The one icy and treacherous part of the path, leading up to the Connors Road pedestrian overpass
Under the Bridge (at 82nd Avenue)
No idea why this tree was singled out but I like the green hue of the young poplar tree trunks
Stairs leading down to the path to a bridge over Mill Creek
A typical view looking up in to the trees beside the path
*A few of my artistic puddle reflection pictures can be seen over on my art blog.
Here it is, the end of February. Even though its been a mild winter in Edmonton, spring can’t come soon enough. Although there are another 3 weeks until the equinox and being Edmonton I wouldn’t rule out a major snowfall until, say mid-May, the changes in the last week are encouraging: the snow is receding and grass is showing, sidewalks are drying, the river ice is getting soft and melt water is running down the streets.
Here are the signs I saw this afternoon:
The North Saskatchewan River in Edmonton in Late-February
The river ice softening around the Edmonton Queen
Puddle-filled back alley
The river ice breaking up
The seasonal end of the outdoor rink
Here are a few more images (perhaps not often noticed) from Edmonton’s river valley in early February.
Muttart Pyramids Tucked Away
Curved Bridge (James MacDonald)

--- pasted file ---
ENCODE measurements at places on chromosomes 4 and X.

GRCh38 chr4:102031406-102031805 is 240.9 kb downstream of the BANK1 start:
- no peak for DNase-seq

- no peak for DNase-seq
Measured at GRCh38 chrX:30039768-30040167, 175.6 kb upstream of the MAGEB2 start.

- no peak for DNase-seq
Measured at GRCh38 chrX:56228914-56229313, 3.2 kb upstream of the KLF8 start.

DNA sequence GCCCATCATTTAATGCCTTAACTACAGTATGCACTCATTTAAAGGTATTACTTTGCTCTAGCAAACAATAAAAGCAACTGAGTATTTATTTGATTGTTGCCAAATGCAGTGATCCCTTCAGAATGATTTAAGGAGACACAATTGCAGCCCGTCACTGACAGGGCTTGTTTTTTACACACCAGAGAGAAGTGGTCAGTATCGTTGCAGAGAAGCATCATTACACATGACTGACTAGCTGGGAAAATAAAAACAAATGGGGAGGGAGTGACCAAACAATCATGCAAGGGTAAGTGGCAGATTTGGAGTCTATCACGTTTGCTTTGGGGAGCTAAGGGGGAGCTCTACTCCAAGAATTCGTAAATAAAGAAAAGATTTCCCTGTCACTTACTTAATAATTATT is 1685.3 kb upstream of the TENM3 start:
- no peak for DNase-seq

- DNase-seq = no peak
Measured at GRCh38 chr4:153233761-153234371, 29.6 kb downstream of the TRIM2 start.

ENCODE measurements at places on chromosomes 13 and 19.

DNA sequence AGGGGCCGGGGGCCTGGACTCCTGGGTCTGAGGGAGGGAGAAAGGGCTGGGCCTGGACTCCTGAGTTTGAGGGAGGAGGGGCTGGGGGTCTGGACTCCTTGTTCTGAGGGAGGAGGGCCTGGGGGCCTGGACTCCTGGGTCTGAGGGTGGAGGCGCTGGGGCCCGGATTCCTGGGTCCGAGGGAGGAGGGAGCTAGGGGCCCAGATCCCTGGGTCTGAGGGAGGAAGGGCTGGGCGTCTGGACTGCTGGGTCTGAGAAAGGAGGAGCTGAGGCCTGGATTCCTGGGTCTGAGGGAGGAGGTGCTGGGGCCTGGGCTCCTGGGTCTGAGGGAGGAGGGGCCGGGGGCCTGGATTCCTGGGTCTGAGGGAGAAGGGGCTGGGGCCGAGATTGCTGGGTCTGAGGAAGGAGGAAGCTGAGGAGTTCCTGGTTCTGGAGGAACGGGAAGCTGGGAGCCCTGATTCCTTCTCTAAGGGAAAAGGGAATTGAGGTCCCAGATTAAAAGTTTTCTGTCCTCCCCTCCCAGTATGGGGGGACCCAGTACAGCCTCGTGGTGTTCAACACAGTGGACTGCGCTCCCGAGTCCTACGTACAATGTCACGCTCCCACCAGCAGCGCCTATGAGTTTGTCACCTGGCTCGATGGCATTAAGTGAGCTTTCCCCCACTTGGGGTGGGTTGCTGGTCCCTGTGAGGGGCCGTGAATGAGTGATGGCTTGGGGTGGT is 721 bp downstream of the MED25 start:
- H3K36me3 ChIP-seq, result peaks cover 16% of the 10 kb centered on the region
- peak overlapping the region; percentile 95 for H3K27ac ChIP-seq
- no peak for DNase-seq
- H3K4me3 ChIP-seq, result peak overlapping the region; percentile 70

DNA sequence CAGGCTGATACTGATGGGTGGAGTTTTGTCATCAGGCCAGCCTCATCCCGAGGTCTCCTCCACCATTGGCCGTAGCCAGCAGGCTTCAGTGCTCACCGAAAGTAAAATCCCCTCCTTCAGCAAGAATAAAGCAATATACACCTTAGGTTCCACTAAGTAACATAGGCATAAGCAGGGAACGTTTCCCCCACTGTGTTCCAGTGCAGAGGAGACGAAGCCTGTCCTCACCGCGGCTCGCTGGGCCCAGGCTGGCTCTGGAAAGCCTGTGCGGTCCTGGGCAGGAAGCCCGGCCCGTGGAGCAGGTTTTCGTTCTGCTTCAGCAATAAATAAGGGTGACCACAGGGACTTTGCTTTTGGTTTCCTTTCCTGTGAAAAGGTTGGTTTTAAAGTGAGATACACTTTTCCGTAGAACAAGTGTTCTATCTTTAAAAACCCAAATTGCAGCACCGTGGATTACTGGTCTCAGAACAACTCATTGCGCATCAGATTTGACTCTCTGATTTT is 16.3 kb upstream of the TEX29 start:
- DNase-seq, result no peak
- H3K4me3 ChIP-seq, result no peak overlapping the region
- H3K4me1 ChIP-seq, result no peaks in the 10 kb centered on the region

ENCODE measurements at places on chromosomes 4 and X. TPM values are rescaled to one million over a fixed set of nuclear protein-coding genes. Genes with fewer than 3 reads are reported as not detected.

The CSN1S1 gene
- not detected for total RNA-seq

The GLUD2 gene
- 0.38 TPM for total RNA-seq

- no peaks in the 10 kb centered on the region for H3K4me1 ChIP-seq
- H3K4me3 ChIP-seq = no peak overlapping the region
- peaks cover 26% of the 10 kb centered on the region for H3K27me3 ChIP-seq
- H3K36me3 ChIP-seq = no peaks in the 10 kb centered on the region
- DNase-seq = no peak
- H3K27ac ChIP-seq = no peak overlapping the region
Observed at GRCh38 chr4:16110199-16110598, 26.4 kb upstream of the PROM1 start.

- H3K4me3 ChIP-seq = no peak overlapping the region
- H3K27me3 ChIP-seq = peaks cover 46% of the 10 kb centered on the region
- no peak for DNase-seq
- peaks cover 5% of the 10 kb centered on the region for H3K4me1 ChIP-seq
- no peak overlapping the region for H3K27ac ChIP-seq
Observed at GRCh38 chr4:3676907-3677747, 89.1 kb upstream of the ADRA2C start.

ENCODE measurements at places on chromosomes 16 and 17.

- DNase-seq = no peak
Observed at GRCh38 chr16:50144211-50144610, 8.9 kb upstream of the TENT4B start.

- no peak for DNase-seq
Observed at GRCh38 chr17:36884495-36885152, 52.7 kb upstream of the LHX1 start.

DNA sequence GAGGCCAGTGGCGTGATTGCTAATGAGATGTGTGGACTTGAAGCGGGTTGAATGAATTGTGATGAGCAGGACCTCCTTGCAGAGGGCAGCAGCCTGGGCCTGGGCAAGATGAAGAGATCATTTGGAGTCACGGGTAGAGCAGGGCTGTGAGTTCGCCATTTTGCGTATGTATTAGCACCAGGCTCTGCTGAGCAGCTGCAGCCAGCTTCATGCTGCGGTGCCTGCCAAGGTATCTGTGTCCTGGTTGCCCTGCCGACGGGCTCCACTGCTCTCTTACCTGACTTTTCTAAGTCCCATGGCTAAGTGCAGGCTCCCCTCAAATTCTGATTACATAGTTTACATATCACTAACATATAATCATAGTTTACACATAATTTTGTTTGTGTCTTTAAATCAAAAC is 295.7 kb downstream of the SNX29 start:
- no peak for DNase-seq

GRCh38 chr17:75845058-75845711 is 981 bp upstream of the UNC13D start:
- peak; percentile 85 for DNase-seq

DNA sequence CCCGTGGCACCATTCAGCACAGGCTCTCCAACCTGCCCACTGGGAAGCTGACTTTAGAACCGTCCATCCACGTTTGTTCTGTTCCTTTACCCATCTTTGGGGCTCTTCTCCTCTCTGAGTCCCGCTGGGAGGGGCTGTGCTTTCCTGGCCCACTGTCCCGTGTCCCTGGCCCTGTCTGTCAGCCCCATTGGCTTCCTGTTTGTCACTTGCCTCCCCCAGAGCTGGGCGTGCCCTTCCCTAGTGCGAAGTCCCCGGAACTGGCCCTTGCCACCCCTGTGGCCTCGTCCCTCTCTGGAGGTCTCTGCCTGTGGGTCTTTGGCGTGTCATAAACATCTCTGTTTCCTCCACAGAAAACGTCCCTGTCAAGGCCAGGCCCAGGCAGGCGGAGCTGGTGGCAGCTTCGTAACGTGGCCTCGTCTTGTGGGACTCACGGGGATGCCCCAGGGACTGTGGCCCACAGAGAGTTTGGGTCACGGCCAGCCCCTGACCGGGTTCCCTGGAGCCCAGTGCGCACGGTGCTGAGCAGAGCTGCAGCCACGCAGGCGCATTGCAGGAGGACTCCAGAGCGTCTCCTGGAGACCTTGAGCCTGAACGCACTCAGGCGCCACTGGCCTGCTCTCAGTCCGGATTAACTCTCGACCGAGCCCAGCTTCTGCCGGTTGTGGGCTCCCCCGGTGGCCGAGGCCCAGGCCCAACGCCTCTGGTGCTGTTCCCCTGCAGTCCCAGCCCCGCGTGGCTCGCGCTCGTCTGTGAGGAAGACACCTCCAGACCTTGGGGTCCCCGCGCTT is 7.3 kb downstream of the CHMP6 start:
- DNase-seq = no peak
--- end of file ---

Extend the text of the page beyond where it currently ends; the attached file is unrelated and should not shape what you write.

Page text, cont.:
Bridge Shadow on River Ice
Low Level Bridge (from below the James MacDonald)
Riverside Promenade in Winter (Louise McKinney Park)
The first set of images from this photo-walk can be seen on the prior blog post: Different Perspectives.
A walk this afternoon (2016 February 6) through the river valley, revealed a few perspectives of Edmonton that I usually don’t see. For the record, it was a beautiful afternoon – mostly sunny with temperatures well above seasonal averages and well above zeros. There were however very gusty winds and I was worried that if I was standing on ice (of which there was a lot) when a gust peaked I could have gone sailing. Alas I found good footing at the times of the worst of the winds, so no falls and photos that I am pleased with:
Stairs through Louise McKinney Park
Under the Low Level
Under the James MacDonald
Walterdale Bridge Replacement Construction
Skyline, Park and Frozen River on a February Afternoon
Watch for an upcoming follow-up post for more Edmonton photos taken this afternoon.
The last day of 2015 and a beautiful day it was. After a couple of weeks of cool seasonal temperatures, December 31st featured the relative warmth of temperatures near freezing and sunshine – a bright, low-in-the-sky sun and blue skies. It was a great day for a walk in the river valley.
Here is a bit of what I saw as I wandered around the Buena Vista Park area:
Red Berries Against a Blue Sky
Winter Sun Through the Trees
Road Through the Trees
Bridge Over Ice and Water
On Saturday (2015 March 14) I attended the Crashed Ice Championship on the bank of the North Saskatchewan River in Edmonton. Problem was that with the huge crowds I couldn’t get anywhere near the race itself. Nonetheless it was a very interesting atmosphere with the lighting and the crowds so I turned my attention to just capturing photos of that atmosphere.
Ice in the Night
On the Slope
Distant Big Screen
This was as close as i was able to get to the live racing action:
The Edmonton Queen in the Ice
Bridge in the Night